Video Games 101: A guide for families


Video games are increasingly a huge part of children’s lives, but many adults do not have an understanding of their potential advantages and disadvantages, what is appropriate for each age group, and why children find them so exciting??

As a lifelong gamer myself, I can definitely recommend the huge potential benefits and fun that comes with games, while recognising that too much of a good thing can also be hugely harmful. 

So if you don’t know your Minecraft from your Mario or your Skylanders from your Smash Bros, here’s a gaming 101 to introduce you to the world of games – they’ve come a long way since Pacman!


Video games have been a growing industry and pastime over the last several decades, starting with arcade games, moving to home consoles in the 1980s, and becoming more and more popular over time to become one of the largest entertainment industries in the world. 

Who plays games has changed a lot in the last few decades.  The Digital Australia 2017 Report shows that 93% of Australian households have at least one gaming device. The average age of video game players is 34, and 46% are female. 67% of Australians play video games, with 76% of under 17-year-olds playing games, and 65% of 18-to-64-year-olds. People who play games play for an average of 89 minutes a day. 


There are many ways that people access games, including on PCs or Macs, on home consoles (Playstation 4, Xbox One), on portable consoles (Nintendo Switch, 3DS), or on phone or tablet devices. 

In Australia, video games, like other media, are given compulsory content ratings by the Classification Board of Australia;

  • G indicates that the game is appropriate for all ages
  • PG recommends that parental guidance is recommended for children under fifteen years, and
  • M indicates games with moderate impact that are recommended for children over 15, or for children under 15 only with parental guidance.
  • There are also two restricted categories: MA15+ games contain high impact content that cannot be legally accessed by children under 15 without parental accompaniment for the duration of the game, and
  • R18+ games should not be accessed by children under 18 regardless of parental accompaniment.


Different genres of games are also available. 

  • Role-playing games (RPGs) such as Skyrim offer expansive worlds, a whole cast of characters to interact with, and complex and interesting stories.
  • First-person shooters (FPS) such as Call of Duty or third-person shooters such as Splatoon provide challenging combat, strategic gameplay, and require good hand-eye coordination.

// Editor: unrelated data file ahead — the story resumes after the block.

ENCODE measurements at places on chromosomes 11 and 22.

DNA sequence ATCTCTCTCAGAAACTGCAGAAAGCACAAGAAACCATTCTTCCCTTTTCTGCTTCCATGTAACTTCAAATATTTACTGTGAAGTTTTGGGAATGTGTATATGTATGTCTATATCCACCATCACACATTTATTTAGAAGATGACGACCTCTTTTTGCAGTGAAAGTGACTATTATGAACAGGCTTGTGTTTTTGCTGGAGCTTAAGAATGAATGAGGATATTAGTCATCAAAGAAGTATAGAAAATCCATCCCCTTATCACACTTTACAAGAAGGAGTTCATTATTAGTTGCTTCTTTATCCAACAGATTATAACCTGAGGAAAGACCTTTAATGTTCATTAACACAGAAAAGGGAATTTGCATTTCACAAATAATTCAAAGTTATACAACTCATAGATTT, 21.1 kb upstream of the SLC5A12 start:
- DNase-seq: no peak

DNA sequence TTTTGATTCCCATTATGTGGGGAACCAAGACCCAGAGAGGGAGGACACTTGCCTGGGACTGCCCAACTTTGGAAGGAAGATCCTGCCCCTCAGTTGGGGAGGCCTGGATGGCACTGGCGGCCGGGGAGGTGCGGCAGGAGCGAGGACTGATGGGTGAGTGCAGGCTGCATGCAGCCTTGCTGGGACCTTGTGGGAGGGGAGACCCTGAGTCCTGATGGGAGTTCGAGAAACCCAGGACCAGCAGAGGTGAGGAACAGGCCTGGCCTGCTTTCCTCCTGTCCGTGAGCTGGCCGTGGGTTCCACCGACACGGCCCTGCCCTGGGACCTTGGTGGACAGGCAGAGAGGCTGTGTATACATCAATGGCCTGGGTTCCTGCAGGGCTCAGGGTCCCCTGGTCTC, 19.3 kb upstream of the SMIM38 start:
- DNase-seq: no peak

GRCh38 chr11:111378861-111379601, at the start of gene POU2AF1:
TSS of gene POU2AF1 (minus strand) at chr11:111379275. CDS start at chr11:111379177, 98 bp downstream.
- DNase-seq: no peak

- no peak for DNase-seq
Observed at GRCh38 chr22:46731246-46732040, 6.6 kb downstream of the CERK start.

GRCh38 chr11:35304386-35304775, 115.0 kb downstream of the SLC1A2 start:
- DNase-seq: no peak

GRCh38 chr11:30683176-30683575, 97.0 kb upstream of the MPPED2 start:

• Platforming games such as Mario test your reflexes, while puzzle games such as Tetris test your problem solving.
  • Strategy games such as Age of Empires require significant problem-solving skills and often patience to best their challenges, while
  • Simulation games such as SimCity require systemic thinking and planning to run their simulated worlds efficiently. 

The most recent trend in games are the Battle Royale games, best seen in Playerunknown’s Battlegrounds or Fortnite: Battle Royale, which are 100-person multiplayer shooters where the player is trying to be the last person standing. 

There are thousands of different genres and combinations – using the content ratings and gameplay videos to assess their appropriateness for your child can help guide your decision making.  I often recommend the website Common Sense Media as it gives you a clear idea about what content is in the game for you to make an informed decision.


There are several risks associated with playing video games, particularly for children. 


In online multiplayer games, particularly games with direct communication with other people, there is a strong possibility to exposure to a toxic environment, with racial and homophobic slurs, sexually violent language, and other inappropriate content common in many gaming communities. The anonymity provided by hiding behind gamertags and avatars can lead to an increase in antisocial behaviour (Barlett, 2013). 

ADVICE ON WHAT YOU CAN DO: Turning off voice chat, playing multiplayer games with indirect communication (such as emotes in Overwatch or Splatoon), and choosing games aimed at children such as Minecraft should limit the possibility of exposure to inappropriate content.  Additionally, if your child watches gameplay videos, Let’s Plays, or other gaming content on YouTube or Twitch, it is worth spending some time researching or watching that creator yourself to determine whether they are appropriate your child to watch.


Much has been made about violence in video games, and video games have been blamed by media for many mass shootings. However, the research behind this is significantly more divided than those reports claim.  The American Psychological Association concluded in 2015 that there is an established link between video game violence and aggressive behaviour, although not to criminal behaviour or delinquency.  However, many of the papers used to support the assertion that violent video games increase aggressive behaviour are methodologically flawed.  The methods used to measure an increase in aggression do little to reflect real-world aggression, e.g. putting additional hot sauce on a meal intended for someone who doesn’t like spicy food or giving longer prison sentences to hypothetical criminals (Markey & Ferguson, 2017).